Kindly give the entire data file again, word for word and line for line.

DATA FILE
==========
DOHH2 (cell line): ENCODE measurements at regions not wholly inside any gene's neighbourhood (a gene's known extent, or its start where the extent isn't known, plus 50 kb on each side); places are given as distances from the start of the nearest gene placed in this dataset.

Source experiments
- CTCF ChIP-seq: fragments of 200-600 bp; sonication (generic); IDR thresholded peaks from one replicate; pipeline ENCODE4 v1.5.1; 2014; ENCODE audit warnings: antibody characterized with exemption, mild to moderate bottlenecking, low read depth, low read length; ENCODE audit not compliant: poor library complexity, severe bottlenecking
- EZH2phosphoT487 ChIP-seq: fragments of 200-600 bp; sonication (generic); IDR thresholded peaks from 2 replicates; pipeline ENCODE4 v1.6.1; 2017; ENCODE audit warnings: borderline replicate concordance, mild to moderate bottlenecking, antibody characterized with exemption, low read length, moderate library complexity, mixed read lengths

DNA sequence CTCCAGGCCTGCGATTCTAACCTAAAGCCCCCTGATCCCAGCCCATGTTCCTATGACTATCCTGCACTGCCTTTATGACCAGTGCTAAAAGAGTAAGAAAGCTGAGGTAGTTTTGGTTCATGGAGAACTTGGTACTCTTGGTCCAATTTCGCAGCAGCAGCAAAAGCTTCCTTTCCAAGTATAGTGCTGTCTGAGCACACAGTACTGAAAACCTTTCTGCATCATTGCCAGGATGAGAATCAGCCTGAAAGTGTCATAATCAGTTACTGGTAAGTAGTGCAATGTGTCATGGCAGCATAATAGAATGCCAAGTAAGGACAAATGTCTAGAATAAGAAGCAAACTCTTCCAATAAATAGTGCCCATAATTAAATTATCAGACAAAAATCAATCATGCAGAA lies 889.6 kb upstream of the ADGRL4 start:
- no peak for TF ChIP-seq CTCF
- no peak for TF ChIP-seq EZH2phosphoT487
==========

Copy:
DOHH2 (cell line): ENCODE measurements at regions not wholly inside any gene's neighbourhood (a gene's known extent, or its start where the extent isn't known, plus 50 kb on each side); places are given as distances from the start of the nearest gene placed in this dataset.

Source experiments
- CTCF ChIP-seq: fragments of 200-600 bp; sonication (generic); IDR thresholded peaks from one replicate; pipeline ENCODE4 v1.5.1; 2014; ENCODE audit warnings: antibody characterized with exemption, mild to moderate bottlenecking, low read depth, low read length; ENCODE audit not compliant: poor library complexity, severe bottlenecking
- EZH2phosphoT487 ChIP-seq: fragments of 200-600 bp; sonication (generic); IDR thresholded peaks from 2 replicates; pipeline ENCODE4 v1.6.1; 2017; ENCODE audit warnings: borderline replicate concordance, mild to moderate bottlenecking, antibody characterized with exemption, low read length, moderate library complexity, mixed read lengths

DNA sequence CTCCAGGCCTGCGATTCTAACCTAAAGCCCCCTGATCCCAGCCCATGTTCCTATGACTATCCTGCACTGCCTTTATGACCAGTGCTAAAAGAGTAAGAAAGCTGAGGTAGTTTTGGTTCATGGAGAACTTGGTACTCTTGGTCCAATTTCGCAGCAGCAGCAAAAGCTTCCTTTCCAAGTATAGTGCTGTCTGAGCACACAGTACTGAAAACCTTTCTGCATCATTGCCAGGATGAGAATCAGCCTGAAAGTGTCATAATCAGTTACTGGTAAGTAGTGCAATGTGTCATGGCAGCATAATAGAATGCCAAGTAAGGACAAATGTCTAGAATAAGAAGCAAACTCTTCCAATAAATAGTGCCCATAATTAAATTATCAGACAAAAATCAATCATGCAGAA lies 889.6 kb upstream of the ADGRL4 start:
- no peak for TF ChIP-seq CTCF
- no peak for TF ChIP-seq EZH2phosphoT487